Even today, companies still rely too much on interviews when hiring, which has been shown to be a poor predictor of future performance and introduces opportunities for bias. As an alternative, some of the biggest organizations in the world are taking a different approach. 

According to Geoff Tuff, Principal at Deloitte Consulting LLP, prioritizing take home assignments over job interviews can help recruiters better match true competency with the job requirements. When applying these tools with his colleague Jeff Johnson, Tuff found that the results spoke for themselves. 

“One of us (Jeff) spent several years hiring writers for our firm. He used a scenario-driven writing assignment, administered after a short introductory call, to assess skills. Many publications use writing or editing tests for job candidates, but Jeff approached the task more analytically than most.”

When reporting their findings to the Harvard Business Review, Tuff and Johnson found that their approach not only helped them to unearth better writers, but it also aided them in better understanding their process while simultaneously giving the candidates a preview of what working with them would be like.

“After receiving the assignment, he conducted a follow-up conversation to understand not just what was on the page, but the candidate’s choices in crafting it. Not only did this give us a sense of how a candidate would perform, but they got a much better sense of the job itself, as we related elements of the task to actual role expectations. By using the same exercise repeatedly, we also built a database of responses over time, or a positive feedback loop to better assess the next candidate.”

Why take home assignments may not have the intended results 

Take home assignments are commonly used in recruitment as a way to evaluate a candidate’s skills and abilities in a practical and relevant way. Employers can use these assignments to assess a candidate’s critical thinking, problem-solving, and communication skills, as well as their ability to meet deadlines and produce high-quality work.

Unfortunately, the fundamental problem with many take home assignments is the fact that a candidate has to put in time that the employer doesn’t. A candidate may spend hours on a project, only for the employer to reject them after only a cursory glance.

As much as you want to vet candidates for the right skill level, it’s important to be competitive with how other companies are hiring, so you don’t lose out on top talent.

If you ask a candidate to complete a take home assignment before engaging them in the next step of an interview process, they might say they are happy to do it. 

In reality, the truth is that they will often wait to start it until completing any other interviews they have lined up in hopes of getting a decision from another employer sooner. In highly competitive industries that are recruiting for in-demand skilled talent, this is where take home projects can become problematic. 

To solve this problem, the solution is to do everything in your power as a hiring manager to ensure the take home project is relevant, straightforward and worth the time it takes to complete – but where do you start?

The dangers of asking candidates to perform a take-home project and how to keep them engaged
Take home assignments are commonly used in recruitment as a way to evaluate a candidate’s skills and abilities in a practical and relevant way, but they’re often not well received by the candidates who are forced to complete them.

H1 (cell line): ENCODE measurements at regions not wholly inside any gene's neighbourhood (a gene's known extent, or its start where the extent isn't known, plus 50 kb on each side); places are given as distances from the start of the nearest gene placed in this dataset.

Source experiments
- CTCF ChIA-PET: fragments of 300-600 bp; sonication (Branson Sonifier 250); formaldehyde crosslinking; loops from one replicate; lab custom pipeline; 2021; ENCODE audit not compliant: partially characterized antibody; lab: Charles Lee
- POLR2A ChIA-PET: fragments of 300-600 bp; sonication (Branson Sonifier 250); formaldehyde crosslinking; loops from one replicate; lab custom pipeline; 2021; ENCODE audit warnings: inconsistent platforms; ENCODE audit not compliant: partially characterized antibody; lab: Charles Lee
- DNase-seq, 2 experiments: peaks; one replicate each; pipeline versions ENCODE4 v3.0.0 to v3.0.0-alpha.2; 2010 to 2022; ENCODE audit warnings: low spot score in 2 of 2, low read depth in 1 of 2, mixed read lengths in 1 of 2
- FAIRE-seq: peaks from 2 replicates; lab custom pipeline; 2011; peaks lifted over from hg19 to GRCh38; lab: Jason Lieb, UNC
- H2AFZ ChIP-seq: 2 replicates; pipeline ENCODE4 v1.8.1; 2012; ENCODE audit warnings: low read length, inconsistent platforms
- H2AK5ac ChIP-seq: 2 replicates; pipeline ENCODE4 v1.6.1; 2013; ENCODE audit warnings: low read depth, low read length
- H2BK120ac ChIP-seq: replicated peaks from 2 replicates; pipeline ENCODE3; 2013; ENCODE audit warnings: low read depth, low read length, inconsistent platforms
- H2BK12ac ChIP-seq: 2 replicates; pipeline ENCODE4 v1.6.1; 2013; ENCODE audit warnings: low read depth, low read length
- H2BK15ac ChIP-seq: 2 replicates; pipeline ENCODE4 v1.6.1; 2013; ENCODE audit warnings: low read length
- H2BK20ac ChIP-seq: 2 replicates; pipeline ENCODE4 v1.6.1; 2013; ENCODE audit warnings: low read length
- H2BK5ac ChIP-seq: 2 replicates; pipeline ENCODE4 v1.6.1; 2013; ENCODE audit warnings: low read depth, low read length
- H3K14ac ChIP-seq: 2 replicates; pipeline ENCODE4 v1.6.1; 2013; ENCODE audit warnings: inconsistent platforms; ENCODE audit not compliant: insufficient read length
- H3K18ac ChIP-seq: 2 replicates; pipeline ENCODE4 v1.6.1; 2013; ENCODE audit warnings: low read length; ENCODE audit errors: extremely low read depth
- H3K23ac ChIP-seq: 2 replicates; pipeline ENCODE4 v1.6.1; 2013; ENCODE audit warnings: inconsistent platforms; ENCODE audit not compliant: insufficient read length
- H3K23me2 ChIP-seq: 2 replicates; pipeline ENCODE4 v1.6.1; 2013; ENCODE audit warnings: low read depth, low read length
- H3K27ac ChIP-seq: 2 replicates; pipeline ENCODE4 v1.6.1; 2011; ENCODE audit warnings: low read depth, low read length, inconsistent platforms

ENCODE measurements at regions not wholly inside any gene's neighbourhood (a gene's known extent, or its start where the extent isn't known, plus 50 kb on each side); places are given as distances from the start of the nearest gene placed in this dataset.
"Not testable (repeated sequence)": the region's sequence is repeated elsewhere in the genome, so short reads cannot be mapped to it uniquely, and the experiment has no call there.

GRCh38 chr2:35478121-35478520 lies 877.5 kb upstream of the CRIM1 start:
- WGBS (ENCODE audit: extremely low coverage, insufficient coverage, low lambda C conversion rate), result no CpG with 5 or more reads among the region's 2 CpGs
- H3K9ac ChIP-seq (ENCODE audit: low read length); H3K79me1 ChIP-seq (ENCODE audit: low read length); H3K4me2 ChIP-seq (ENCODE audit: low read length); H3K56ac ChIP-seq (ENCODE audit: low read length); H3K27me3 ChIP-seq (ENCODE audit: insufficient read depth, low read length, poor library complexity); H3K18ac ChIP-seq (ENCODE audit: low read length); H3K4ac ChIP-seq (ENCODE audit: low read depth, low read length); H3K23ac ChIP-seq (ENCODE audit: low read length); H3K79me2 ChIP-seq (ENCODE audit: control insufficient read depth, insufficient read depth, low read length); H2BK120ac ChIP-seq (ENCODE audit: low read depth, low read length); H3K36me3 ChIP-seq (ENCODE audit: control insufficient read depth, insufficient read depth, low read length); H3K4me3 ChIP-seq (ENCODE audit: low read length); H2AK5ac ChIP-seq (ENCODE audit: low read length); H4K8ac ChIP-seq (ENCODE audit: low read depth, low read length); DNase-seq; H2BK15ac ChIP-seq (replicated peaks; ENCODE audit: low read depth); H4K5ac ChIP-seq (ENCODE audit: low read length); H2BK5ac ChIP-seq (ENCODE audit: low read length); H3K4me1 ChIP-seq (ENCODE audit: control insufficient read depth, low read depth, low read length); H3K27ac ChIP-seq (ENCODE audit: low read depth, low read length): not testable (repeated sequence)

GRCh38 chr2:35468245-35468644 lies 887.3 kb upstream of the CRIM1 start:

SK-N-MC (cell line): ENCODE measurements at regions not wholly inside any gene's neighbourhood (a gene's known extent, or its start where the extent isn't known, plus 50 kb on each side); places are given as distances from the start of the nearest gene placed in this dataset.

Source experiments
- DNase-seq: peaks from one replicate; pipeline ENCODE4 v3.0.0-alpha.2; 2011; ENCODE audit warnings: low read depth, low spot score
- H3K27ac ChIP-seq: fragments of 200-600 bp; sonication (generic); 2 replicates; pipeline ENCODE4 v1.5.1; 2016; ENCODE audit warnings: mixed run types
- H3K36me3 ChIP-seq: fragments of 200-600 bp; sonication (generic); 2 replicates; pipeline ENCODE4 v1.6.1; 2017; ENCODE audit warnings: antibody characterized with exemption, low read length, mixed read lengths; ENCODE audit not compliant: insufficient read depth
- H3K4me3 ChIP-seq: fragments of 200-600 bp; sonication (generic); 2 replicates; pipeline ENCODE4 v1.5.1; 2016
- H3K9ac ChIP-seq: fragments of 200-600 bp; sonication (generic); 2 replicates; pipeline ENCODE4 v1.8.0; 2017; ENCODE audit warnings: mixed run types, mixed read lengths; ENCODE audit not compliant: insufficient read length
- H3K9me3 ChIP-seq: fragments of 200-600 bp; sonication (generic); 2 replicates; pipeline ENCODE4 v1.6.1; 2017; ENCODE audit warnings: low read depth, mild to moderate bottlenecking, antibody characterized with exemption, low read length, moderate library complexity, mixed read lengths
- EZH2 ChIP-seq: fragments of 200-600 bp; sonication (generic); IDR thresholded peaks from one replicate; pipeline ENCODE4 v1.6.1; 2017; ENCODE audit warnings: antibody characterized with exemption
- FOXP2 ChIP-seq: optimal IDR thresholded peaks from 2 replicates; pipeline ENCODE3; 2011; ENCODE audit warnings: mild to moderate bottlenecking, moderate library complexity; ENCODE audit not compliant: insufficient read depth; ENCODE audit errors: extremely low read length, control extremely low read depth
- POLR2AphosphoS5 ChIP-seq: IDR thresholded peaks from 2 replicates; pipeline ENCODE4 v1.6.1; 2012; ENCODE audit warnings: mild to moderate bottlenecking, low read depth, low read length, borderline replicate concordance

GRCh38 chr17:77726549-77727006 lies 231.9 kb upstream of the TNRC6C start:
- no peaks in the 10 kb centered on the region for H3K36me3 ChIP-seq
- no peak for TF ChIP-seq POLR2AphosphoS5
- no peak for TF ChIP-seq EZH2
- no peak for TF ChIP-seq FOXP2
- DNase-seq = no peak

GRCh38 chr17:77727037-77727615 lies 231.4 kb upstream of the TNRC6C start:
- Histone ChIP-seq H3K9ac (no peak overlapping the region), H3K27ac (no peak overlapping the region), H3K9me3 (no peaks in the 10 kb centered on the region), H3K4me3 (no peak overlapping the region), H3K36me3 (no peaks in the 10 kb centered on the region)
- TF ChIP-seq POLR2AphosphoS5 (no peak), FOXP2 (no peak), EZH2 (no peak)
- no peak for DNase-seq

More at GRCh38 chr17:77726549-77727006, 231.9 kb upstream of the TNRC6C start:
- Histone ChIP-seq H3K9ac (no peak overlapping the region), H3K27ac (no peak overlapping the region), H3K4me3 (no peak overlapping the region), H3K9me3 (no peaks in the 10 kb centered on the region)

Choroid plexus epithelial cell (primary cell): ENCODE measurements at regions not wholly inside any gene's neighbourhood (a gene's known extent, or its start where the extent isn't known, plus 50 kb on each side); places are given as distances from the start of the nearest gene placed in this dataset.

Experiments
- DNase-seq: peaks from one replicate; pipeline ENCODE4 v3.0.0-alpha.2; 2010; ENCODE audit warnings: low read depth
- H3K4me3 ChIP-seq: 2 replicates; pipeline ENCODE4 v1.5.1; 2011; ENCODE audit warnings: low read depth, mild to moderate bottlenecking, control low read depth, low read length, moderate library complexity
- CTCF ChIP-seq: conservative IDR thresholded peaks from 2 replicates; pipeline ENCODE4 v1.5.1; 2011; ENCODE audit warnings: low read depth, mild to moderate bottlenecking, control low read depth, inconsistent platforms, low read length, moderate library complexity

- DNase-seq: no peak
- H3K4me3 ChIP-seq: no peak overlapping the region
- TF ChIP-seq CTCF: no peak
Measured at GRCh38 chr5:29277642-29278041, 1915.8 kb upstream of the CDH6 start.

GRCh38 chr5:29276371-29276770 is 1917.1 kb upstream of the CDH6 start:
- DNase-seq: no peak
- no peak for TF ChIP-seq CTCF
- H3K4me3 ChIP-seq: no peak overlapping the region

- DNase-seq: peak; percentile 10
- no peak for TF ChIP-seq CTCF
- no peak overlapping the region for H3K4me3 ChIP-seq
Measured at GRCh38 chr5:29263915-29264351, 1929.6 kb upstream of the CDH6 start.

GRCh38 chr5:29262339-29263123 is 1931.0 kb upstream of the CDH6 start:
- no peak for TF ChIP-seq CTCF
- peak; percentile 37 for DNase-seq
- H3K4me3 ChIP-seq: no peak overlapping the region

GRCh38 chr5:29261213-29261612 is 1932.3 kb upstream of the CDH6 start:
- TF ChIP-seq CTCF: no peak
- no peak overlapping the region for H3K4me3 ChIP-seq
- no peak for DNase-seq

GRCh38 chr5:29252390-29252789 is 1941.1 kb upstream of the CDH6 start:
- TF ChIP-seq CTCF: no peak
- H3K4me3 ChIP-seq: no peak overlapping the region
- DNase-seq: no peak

6 ways to boost your completion rates for take home assignments 

While take home assignments can be an effective way to assess a candidate’s skills and abilities, some candidates may view them as an additional burden or an unnecessary step in the recruitment process. 

If your organization’s take home project completion rate leaves a lot to be desired, then the good news is that there are plenty of easy steps to take to encourage candidates to not only finish these tasks, but to approach take home assignments with enthusiasm. 

Streamline your hiring process 

Considering that 60% of candidates stop midway through a job application if the hiring process is too complex or strenuous, don’t make the procedure any more difficult than it needs to be.

Therefore, if you want candidates to actually complete any take home assignments issued to them, don’t expect them to sit through four to five rounds of interviews as well. While this philosophy should apply regardless, be clear with your candidates about what a candidate needs to complete and when it’s due.

Provide clear instructions

Firstly, let candidates know about the take home project beforehand so that they’re not caught off guard. When issuing them a task, ensure that the instructions for the assignment are clear, concise, and easy to understand.

Provide examples and resources if needed, so candidates know exactly what is expected of them. Candidates will be more engaged if they understand the reasoning behind the assignment and how it will be used to make hiring decisions, so be as transparent as you can.

Make the tasks relevant

It’s no easy feat keeping candidates engaged during the recruitment process, so do your best to ensure that the take home project is directly related to the job requirements and responsibilities you’re advertising for.

In fact, 61% of new hires say their new job is different from what they expected, so candidates are much more likely to engage with an assignment if they see how it relates to their potential role, in addition to working wonders for reducing attrition.